The folky accordion songs are OK, but not my cup of tea, and they certainly don't sit well alongside the third category of songs here, which
to my ears are annoying muzak. Perhaps a couple of EP's would be a better choice than one album. Great artwork though.
You never know exactly what to expect when When (Lars Pedersen) releases a new album.
Sure, he's Norway's most profiled sound collage specialist, but he has earlier proven just
as likely to visit 60's psychedelia as darker parts of the brain. However, it quickly becomes clear
that The Lobster Boys is a trip to the brighter parts of the brain.
Polite British accents welcomes us: "Hello, hello, who's there?" - "Good morning, to you Mrs. Jones" - "Good morning, Mr. Blair" ... and
we're off to the introductory eastern and didjeridoo influenced loopy "(Theme From) The Lobster Boys".
"Just turn it on to play" we're then adviced, and "Cut" continues with the Middle Eastern musical
influences, at first a steady bass drum holds it together while a strange voice appears, then the song abruptly shifts into
an organ-driven theme, but it is the multi-tracked vocals that pushes this song into pop territory. Themes shifts abruptly a couple of times
before we end up with another Middle Eastern sounding repetetive theme, this time drenched in a very bubbling acid fuzz guitar, quite catchy, but the guitar
starts going increasingly amok, sounding more and more like a frantic Allan Holdsworth, until the circuits blow, and the hummable theme fades out acousticly.
Using splashing water as a rhythm instrument, "Flower jam" is also Middle Eastern influenced, but the vocals are pure 60's psychedelia. This brings (the now newly revived) Kula Shaker
to mind, but When is a lot more adventurous and daring, bringing in a sultry and seductive female Bollywood-like voice, sounding a little dirty,
actually I'd better turn this down a little, my neighbors might be listening.
"Z 33" is a short relaxing interlude looping night time insects and bad reception of an Arabic radio station, introducing
"Sunshine Superhead", which is two and a half minute pure 60's pop, straight instrumented, with only details in the production revealing
that this song is made in a later century.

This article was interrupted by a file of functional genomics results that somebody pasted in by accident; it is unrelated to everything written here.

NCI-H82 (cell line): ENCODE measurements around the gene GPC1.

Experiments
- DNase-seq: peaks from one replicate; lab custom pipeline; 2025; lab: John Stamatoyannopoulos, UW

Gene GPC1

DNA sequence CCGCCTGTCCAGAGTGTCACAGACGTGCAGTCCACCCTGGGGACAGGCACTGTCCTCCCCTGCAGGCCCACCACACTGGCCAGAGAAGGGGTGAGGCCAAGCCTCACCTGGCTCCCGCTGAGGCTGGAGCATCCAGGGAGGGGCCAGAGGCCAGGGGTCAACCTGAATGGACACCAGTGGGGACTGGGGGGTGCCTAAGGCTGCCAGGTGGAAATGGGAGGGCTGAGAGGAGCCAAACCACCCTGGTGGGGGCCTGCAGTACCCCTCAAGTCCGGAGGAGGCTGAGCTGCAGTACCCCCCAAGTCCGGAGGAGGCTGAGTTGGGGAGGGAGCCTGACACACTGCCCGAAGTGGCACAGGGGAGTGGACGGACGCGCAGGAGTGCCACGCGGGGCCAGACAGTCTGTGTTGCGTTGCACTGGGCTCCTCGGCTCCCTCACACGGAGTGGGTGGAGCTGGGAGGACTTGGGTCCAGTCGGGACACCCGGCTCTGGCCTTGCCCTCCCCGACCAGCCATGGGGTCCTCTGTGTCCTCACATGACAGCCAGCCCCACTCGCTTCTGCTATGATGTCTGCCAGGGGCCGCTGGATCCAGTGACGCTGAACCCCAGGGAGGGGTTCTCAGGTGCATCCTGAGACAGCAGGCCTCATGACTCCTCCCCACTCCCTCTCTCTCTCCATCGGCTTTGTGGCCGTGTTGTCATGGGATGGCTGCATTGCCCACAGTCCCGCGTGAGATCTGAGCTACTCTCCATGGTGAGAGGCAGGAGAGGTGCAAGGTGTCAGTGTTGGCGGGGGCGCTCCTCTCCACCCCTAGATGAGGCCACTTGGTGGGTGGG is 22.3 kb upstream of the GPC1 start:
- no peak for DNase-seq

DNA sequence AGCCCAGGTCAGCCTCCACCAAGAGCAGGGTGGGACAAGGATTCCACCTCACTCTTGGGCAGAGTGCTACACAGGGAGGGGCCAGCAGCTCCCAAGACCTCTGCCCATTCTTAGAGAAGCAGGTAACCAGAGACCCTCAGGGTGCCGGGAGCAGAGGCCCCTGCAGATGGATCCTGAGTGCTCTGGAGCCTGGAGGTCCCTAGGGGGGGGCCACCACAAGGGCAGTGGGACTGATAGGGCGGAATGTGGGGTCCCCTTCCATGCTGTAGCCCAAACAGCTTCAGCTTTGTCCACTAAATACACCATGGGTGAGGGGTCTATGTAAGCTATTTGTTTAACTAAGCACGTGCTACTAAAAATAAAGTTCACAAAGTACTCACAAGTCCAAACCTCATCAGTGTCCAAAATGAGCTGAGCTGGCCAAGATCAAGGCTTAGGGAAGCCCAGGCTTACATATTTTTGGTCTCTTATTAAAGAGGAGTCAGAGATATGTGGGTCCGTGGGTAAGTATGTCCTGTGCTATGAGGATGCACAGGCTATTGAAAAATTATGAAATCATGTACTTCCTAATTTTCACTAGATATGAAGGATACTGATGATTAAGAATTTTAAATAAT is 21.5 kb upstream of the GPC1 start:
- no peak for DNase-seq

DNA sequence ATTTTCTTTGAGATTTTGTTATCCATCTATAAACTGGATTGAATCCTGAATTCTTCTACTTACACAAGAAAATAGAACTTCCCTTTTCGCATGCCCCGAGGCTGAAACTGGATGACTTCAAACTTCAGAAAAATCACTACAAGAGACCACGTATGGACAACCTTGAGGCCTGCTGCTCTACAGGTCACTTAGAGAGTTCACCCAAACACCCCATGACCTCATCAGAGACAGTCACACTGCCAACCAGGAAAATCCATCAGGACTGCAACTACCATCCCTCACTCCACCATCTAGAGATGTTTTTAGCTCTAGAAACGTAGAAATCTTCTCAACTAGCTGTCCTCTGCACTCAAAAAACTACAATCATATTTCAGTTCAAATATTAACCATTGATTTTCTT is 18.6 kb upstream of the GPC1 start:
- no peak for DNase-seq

"Instant Flute" is also in pop territory, but not so immediate, reminding me in some ways of the arrangements and melody in Warren Zevon's song "Transverse City" (the title track from the album of the same name).
The other half of the album is less interesting, at least from a pop angle. Things chill down with the mostly instrumental loopy Arabic-Hindu jazz of "The Greatest Sorrow On Earth" and the
somewhat similar, but slightly noisier "Puff Pipe", with Indian-Arabian soundcollages over a laidback hip-hop rhythm.
"Ruin Yourself" mixes in a lyrical Beatles reference ("All together now"), but the song feels like walking standing still,
at least until the bubbling distortion takes over half-way. Its use of close-miked rapid disrhythmic breathing sounds is also a little out of place.
The song is then destroyd in the following "Ruin Mix", a short, but rather pointless excersise in distortion likely to produce listener fatique.
The album ends with a return to pop with "Too Much Hello Goodbye Again?", a Beatles reference would suit this one better.
But wait, there's a 16 minutes long hidden bonus track! Starting with what sounds like a pond of frogs in agony, on to flamenco guitars, then some kind of mouth harp symphony,
xylophones are added, looping into a light nightmare, before loosing up and presenting some kind of Arabic-Hindu sermon slowly droning away into fuzz nirvana.
According to available information on the web, this track is called "WHEN a) Buddha b) Allah".
To sum it up: Some songs are surprisingly traditionally arranged, others are strictly sound collages, but
When's take on 60's Middle Eastern/Indian music influenced psychedelic pop is overall very up-beat and accessible compared to his earlier releases, yet pretty loopy and experimental and spiked with adventurous samples.
As a songwriter, When occasionally sparkles, but it is the arrangements that makes the songs glow and attract repeated listenings.
Match result: Metronomicon Audio 3 () - Jester Records 3 ()
Next head-to-head meeting is the Koppen album Truckdriving Songs from Metronomicon Audio which is up against the
Rotoscope release Great Curves from Jester Records.
Copyright © 2010 Knut Tore Breivik